Three special-needs taekwondo fanatics hope to bring the buzz of their sport to Hawke's Bay ahead of its Paralympics debut.
Lorraine Bainbridge, Maui Kupa and Alex Kelly will front a weekly class at Hawke's Bay's Koryo Taekwondo centre, teaching attendees the virtues of the Korean martial art.
Koryo Taekwondo NZ owner Camille Pruckmuller said the trio shared a dream of running classes for others.
"I asked how they'd feel about running their own classes and, no surprise, they all said yes," she said.
With para taekwondo to be contested at the Tokyo 2020 Paralympics for the first time, Pruckmuller said there's no better time to encourage others to take part.
"As it's now taking the world stage, different adversities such as sensory impairment, mental illness, physical disabilities, lost limbs - any reason they may have to not be able to take part in our mainstream class can take part," she said.
The classes, which will first run on a voluntary basis for a koha at the Hastings branch on Market St North, will aim to build up a log of students and eventually pay the trio a wage.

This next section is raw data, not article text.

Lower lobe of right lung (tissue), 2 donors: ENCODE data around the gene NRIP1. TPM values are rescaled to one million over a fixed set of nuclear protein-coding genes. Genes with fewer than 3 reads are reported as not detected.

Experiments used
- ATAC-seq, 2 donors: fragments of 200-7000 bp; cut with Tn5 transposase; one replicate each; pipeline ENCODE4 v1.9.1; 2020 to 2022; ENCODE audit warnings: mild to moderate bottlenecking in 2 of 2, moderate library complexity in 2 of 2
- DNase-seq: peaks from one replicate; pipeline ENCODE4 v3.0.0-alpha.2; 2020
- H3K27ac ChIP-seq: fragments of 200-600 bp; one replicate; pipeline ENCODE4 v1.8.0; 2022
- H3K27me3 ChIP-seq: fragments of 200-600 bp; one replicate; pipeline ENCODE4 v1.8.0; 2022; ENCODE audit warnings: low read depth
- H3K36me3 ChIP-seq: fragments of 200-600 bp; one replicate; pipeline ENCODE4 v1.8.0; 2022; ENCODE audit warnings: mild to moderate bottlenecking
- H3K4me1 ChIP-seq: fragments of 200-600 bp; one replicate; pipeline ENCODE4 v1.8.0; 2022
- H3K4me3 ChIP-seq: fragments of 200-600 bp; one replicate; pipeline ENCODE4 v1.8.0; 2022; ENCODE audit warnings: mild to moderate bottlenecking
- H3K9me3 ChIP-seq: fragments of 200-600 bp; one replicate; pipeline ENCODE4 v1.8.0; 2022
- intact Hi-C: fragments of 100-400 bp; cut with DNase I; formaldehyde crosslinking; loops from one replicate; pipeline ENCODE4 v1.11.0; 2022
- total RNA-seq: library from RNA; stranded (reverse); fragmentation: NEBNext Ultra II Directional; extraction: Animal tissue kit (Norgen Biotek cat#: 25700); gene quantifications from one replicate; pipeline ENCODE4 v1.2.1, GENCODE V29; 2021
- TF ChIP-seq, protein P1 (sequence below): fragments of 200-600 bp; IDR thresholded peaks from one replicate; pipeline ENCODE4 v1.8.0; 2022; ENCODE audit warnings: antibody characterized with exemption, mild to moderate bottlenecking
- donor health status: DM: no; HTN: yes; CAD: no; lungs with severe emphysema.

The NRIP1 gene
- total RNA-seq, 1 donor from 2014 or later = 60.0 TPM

Two of the soon-to-be instructors, who all recently competed in the ATC online Taekwondo Championships in South Korea, are already black belts, with the other not far away.
Lorraine Bainbridge was left with brain damage after an accident as a child.
Pruckmuller said the 36-year-old has been training with her for more than 15 years and is a 2nd Dan Black Belt.
Alex Kelly, 39, was born with fetal alcohol syndrome, and has been studying the discipline for many years.
"Alex struggles day to day with the norm, and doing taekwondo has really boosted his confidence and fitness," she said. "To become an instructor is a dream of his."
Maui Kupa, a black belt in ITF taekwondo, has been training at the Hastings site for over a year.
"Maui trains hard in our mainstream and has mentioned numerous times about being an instructor," Pruckmuller said.
Pruckmuller said the 40-year-old, who has down syndrome, is on course to be the only double black belt with the genetic disorder in New Zealand.
"While all three suffer with different disabilities, you can't tell once they start training," she added. "All three show a great admiration to all who train with them."
The classes, which will be watched over by Pruckmuller and master Euanchang Yang, are penciled in for 11am on Wednesday, but will be confirmed at a later date.
Other Koryo Taekwondo NZ classes include Little Kiwis (under-5s), Grasshoppers (5-7 years old), Dragons (8-12), adults and teenagers (13+), Pink Ninjas (females 13+) and TNT Dynamite.